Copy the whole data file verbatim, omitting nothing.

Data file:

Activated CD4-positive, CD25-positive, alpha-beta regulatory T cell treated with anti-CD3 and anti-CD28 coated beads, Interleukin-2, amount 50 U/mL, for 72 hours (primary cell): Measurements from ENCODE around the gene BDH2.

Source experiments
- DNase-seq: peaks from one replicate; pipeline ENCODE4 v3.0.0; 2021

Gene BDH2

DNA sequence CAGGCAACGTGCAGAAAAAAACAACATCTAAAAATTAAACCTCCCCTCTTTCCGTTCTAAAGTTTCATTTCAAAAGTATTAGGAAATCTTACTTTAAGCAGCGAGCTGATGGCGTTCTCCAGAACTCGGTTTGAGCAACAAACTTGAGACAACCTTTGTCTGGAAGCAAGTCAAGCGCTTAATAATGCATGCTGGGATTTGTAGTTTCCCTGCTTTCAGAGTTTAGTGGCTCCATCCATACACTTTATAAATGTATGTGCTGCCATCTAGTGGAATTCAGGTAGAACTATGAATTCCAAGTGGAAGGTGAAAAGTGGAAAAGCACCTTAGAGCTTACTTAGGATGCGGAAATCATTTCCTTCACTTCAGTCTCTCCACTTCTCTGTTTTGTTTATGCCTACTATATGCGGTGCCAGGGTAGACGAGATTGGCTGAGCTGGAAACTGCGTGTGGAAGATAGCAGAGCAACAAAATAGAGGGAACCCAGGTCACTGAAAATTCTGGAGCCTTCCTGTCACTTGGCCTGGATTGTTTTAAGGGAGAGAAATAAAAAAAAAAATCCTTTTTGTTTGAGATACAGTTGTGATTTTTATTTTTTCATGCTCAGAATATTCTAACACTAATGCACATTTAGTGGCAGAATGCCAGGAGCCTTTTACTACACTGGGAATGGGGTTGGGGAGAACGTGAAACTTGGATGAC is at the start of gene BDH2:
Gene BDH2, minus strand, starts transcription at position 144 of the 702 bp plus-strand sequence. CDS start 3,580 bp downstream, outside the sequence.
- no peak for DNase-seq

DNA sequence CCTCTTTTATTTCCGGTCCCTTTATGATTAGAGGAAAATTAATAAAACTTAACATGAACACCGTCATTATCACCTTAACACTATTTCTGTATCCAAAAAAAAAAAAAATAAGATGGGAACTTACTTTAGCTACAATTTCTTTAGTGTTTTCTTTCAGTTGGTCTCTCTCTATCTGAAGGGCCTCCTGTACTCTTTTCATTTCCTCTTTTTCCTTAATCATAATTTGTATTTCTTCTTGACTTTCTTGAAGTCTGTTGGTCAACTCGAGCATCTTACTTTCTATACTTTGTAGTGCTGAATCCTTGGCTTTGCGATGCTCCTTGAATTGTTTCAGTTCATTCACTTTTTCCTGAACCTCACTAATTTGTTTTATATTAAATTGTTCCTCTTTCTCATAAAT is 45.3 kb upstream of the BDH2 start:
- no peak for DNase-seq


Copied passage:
Activated CD4-positive, CD25-positive, alpha-beta regulatory T cell treated with anti-CD3 and anti-CD28 coated beads, Interleukin-2, amount 50 U/mL, for 72 hours (primary cell): Measurements from ENCODE around the gene BDH2.

Source experiments
- DNase-seq: peaks from one replicate; pipeline ENCODE4 v3.0.0; 2021

Gene BDH2

DNA sequence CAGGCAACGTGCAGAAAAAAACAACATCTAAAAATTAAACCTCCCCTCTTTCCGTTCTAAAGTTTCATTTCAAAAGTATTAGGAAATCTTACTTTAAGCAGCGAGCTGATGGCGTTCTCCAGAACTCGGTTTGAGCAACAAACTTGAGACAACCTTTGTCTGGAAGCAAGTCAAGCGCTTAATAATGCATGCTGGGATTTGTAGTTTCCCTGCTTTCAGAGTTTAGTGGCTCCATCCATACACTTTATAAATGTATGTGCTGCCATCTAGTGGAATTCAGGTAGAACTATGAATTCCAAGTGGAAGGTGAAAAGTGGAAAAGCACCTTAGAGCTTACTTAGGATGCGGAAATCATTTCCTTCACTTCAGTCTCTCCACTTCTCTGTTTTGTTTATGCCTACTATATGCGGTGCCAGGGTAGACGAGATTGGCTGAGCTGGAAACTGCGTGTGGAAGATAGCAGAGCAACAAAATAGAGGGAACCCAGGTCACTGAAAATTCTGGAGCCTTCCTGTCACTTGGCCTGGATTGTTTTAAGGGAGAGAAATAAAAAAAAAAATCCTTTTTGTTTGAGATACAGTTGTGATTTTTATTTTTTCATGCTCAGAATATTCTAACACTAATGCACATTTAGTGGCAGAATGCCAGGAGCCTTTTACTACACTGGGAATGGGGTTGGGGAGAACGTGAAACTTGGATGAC is at the start of gene BDH2:
Gene BDH2, minus strand, starts transcription at position 144 of the 702 bp plus-strand sequence. CDS start 3,580 bp downstream, outside the sequence.
- no peak for DNase-seq

DNA sequence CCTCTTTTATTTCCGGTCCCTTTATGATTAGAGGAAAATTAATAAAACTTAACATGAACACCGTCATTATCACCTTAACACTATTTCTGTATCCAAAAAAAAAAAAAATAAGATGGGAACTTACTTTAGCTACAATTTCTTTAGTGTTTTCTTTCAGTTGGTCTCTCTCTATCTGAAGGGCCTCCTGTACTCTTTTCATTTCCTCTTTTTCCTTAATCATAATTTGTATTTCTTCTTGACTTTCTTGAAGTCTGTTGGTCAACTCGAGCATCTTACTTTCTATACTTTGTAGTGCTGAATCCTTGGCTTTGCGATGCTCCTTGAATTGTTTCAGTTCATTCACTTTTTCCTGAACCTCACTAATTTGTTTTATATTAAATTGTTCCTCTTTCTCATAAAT is 45.3 kb upstream of the BDH2 start:
- no peak for DNase-seq